Access Char Array

This is a discussion on Access Char Array within the C Programming forums, part of the General Programming Boards category; Hi folks, I am trying to set up a list of menu choices for a small device. Right now, it ...

  1. #1
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    Question Access Char Array

    Hi folks,
    I am trying to set up a list of menu choices for a small device. Right now, it pulls the choices from a resource file, which makes updating the list of choices rather clunky.
    What I want to do is declare the list of choices in an array, and show them up on screen one by one as the user cycles through the menu.
    Unfortunately, this process is further complicated by the fact that the device's code page is UTF16 - yuck!
    Here's what I have so far.
    In the global variables section, I set up the constant char arryay of choices.
    Code:
    const char* menuChoices[] = {
    "Increase Brightness",
    "Decrease Brightness",
    "Check Temp",
    "Save Temp",
    "Exit"
    }; //menuChoices
    These will be individually copied into the TextToShow variable, which is picked up by the display function in another module.
    Code:
    extern char  TextToShow[];
    Then, when the user presses the Next button, I try to copy the next choice into the VarToShow variable.
    Code:
    memset (TextToShow, 0, 128);
    memcpy (TextToShow, L**menuChoices[uCurrentChoiceIndex], 44);
    Naturally, this fails on two counts, one because I can't use the L macro like that, and second because I'm not accessing the data properly.
    I have tried to use _TEXT() and TEXT() to no avail - it says that function is undeclared. I'm out of ideas.
    What does work is this:
    Code:
    memcpy (TextToShow, L"Increase Brightness", 59);
    but I want the choices to be in an array, instead of buried halfway through the code in a series of ugly if statements.
    Finally, if you have a tip on getting the correct length of the string being copied (it seems to be 39+LengthOfAsciiString), I would be most grateful!
    Thanks everyone for looking! Sorry, I've been writing Basic code for years, but C is a little new to me!

  2. #2
    and the hat of wrongness Salem's Avatar
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    How about simply
    strcpy(TextToShow,menuChoices[uCurrentChoiceIndex]);
    If you dance barefoot on the broken glass of undefined behaviour, you've got to expect the occasional cut.
    If at first you don't succeed, try writing your phone number on the exam paper.
    I support http://www.ukip.org/ as the first necessary step to a free Europe.

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    Thumbs up We're Almost There

    Thank you so much for the suggestion of strcpy. I'm very excited - the application did compile, but I am afraid to test it yet.
    So, I have two final questions, if you don't mind.
    1. I don't think strcpy will convert the string to unicode, as L"Hello" will. How do I convert the copied string to Unicode? The only way I know is to use L, but I can't figure out how to do that with a variable.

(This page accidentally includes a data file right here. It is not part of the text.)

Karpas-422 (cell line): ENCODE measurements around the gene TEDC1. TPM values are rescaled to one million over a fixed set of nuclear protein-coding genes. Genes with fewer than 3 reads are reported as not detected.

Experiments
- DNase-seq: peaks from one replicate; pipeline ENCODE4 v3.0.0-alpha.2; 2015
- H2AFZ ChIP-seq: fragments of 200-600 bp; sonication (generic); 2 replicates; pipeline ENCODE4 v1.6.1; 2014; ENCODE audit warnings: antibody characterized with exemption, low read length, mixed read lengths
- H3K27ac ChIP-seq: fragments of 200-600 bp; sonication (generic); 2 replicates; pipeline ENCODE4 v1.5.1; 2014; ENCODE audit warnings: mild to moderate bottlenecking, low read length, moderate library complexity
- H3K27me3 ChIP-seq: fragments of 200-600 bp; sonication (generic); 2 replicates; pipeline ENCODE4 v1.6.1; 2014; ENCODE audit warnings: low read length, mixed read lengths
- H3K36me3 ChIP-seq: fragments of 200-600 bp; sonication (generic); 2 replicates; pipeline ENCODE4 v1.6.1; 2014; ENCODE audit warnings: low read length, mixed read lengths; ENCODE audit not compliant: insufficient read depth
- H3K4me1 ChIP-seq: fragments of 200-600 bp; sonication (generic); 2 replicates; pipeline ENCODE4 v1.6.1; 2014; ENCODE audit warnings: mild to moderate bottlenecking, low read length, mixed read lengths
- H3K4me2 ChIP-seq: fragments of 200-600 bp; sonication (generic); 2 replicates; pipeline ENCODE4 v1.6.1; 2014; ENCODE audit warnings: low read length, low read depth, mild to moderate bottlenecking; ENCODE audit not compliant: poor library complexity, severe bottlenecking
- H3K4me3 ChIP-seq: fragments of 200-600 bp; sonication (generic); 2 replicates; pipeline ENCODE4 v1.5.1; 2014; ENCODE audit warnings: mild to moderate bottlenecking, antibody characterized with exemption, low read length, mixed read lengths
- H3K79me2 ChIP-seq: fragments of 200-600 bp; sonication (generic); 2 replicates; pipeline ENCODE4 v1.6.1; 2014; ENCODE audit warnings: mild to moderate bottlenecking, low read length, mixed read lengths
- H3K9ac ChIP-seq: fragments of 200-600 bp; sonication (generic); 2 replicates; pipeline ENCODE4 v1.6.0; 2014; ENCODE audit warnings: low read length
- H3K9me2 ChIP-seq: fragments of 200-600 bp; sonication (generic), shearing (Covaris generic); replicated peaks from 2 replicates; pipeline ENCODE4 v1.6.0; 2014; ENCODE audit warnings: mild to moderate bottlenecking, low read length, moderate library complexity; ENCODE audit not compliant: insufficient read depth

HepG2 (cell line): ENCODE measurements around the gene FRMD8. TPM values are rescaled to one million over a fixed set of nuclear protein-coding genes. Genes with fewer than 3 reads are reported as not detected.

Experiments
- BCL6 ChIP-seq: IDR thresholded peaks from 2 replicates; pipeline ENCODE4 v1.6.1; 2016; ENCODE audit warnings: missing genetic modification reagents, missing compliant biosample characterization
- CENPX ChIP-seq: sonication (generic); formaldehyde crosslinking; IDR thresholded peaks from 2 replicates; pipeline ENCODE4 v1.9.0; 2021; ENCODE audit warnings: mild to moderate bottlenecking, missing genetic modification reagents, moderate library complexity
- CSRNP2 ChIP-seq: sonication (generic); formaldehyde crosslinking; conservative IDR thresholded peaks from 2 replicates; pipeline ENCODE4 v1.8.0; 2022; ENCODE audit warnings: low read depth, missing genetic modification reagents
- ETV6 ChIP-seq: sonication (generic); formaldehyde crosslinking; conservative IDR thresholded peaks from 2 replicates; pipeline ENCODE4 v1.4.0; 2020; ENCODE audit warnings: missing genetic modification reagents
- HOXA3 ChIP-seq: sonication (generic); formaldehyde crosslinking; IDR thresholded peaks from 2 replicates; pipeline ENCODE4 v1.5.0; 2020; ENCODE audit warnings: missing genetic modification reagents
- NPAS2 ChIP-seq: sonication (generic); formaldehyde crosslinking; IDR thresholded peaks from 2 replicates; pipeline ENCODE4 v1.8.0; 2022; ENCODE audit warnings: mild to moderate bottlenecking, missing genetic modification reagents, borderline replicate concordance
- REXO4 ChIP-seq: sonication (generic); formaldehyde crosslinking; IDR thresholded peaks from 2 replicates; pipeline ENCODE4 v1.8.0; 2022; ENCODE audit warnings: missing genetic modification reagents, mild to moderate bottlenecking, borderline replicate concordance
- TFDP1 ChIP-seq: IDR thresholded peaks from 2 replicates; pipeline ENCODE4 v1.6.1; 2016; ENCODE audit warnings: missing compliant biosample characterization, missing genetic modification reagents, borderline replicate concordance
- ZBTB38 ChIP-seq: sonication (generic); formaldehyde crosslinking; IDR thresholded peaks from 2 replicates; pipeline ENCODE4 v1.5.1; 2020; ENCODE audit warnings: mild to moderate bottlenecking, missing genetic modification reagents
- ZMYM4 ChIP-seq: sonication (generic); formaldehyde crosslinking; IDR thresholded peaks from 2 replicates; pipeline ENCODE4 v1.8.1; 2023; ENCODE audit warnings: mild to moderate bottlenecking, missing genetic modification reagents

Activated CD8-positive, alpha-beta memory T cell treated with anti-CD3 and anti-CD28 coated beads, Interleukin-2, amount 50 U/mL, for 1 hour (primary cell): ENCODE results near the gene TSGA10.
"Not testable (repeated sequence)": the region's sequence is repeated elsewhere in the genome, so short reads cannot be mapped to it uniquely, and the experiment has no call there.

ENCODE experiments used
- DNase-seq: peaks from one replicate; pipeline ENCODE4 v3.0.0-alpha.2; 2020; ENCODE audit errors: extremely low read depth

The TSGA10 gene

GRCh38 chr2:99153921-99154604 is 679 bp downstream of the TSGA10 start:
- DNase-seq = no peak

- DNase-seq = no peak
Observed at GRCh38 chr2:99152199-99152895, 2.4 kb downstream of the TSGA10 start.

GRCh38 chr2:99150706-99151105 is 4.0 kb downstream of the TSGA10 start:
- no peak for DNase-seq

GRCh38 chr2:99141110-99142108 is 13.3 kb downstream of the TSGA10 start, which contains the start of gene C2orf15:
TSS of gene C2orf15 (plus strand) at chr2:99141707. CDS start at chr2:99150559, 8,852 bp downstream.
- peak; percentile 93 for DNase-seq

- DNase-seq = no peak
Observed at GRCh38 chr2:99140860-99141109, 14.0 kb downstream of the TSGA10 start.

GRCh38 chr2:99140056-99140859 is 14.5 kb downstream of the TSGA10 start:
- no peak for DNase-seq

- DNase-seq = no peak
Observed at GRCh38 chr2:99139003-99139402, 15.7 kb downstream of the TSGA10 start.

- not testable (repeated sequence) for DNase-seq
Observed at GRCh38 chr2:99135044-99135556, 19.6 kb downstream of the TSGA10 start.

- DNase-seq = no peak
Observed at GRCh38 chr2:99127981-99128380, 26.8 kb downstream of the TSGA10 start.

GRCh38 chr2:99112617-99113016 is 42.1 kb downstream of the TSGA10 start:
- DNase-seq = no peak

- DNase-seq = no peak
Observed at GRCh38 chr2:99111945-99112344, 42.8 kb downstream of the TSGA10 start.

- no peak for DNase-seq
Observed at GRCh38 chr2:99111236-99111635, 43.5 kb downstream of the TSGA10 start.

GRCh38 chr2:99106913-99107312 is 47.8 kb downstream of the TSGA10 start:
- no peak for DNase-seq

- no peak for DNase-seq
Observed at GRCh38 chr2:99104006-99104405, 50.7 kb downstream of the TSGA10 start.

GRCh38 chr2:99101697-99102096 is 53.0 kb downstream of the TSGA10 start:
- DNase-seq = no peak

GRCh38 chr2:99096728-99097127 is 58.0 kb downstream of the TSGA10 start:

2. There is also a section of code where I need to pass the text to a function to redraw the menu (instead of using strcpy).
    Code:
    window_SetProperty (WindowHandle, PROPERTY_TEXT_STRING, TXT_STRING_TYPE_UTF16, L"Hello");
    Could you possibly suggest a method to use menuChoices[uCurrentChoiceIndex] instead of the text in quotes, and still have it in Unicode?
    Thank you so much, everyone for your help! I appreciate it so very much.

  4. #4
    and the hat of wrongness Salem's Avatar
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    > I am trying to set up a list of menu choices for a small device.
    So what compiler are you using?
    Does it come with a library (like libc) to help you program it. Some URL links would be super if you can't find what you're looking for in the documentation.

    If part of the device is based around UNICODE, then there should be some function to convert between string formats.
    For the sake of argument:
    convertAsciiToUnicode(TextToShow,128,menuChoices[uCurrentChoiceIndex]);


    ASCII to UNICODE is a snap to do anyway with a simple loop.

    But if it is UTF16, I'm puzzled why the transfer array "extern char TextToShow[];" is declared as char.
    If you dance barefoot on the broken glass of undefined behaviour, you've got to expect the occasional cut.
    If at first you don't succeed, try writing your phone number on the exam paper.
    I support http://www.ukip.org/ as the first necessary step to a free Europe.

  5. #5
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    Thanks so much for the reply. It is the GHS compiler. I don't know why TextToShow is a char, either, that baffled me as well. All I know is L"Hello" worked, and without the L the device froze. It looks like all I need to do is convert menuChoices[1] from a char to a wchar_t. The device expects a wide-format multibyte char. Is there a function to convert my char to a wchar_t, or do I need to declare my const menuChoices as a wChar_T? Thanks so much for all your help!

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